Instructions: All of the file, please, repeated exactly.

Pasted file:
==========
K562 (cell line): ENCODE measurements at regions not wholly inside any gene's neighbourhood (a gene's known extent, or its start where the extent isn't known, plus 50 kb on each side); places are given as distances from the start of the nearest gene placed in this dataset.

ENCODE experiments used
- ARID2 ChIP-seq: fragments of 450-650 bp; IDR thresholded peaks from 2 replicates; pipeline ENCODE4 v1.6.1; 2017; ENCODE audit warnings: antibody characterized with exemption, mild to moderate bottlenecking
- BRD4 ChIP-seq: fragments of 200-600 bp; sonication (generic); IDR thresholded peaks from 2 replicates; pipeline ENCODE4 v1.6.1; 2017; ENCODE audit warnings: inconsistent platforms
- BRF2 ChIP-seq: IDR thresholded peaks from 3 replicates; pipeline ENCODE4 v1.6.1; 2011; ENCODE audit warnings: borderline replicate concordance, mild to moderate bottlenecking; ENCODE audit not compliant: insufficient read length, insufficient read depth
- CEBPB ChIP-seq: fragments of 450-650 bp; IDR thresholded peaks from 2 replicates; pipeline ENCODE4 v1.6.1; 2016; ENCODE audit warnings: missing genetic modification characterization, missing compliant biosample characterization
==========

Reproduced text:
K562 (cell line): ENCODE measurements at regions not wholly inside any gene's neighbourhood (a gene's known extent, or its start where the extent isn't known, plus 50 kb on each side); places are given as distances from the start of the nearest gene placed in this dataset.

ENCODE experiments used
- ARID2 ChIP-seq: fragments of 450-650 bp; IDR thresholded peaks from 2 replicates; pipeline ENCODE4 v1.6.1; 2017; ENCODE audit warnings: antibody characterized with exemption, mild to moderate bottlenecking
- BRD4 ChIP-seq: fragments of 200-600 bp; sonication (generic); IDR thresholded peaks from 2 replicates; pipeline ENCODE4 v1.6.1; 2017; ENCODE audit warnings: inconsistent platforms
- BRF2 ChIP-seq: IDR thresholded peaks from 3 replicates; pipeline ENCODE4 v1.6.1; 2011; ENCODE audit warnings: borderline replicate concordance, mild to moderate bottlenecking; ENCODE audit not compliant: insufficient read length, insufficient read depth
- CEBPB ChIP-seq: fragments of 450-650 bp; IDR thresholded peaks from 2 replicates; pipeline ENCODE4 v1.6.1; 2016; ENCODE audit warnings: missing genetic modification characterization, missing compliant biosample characterization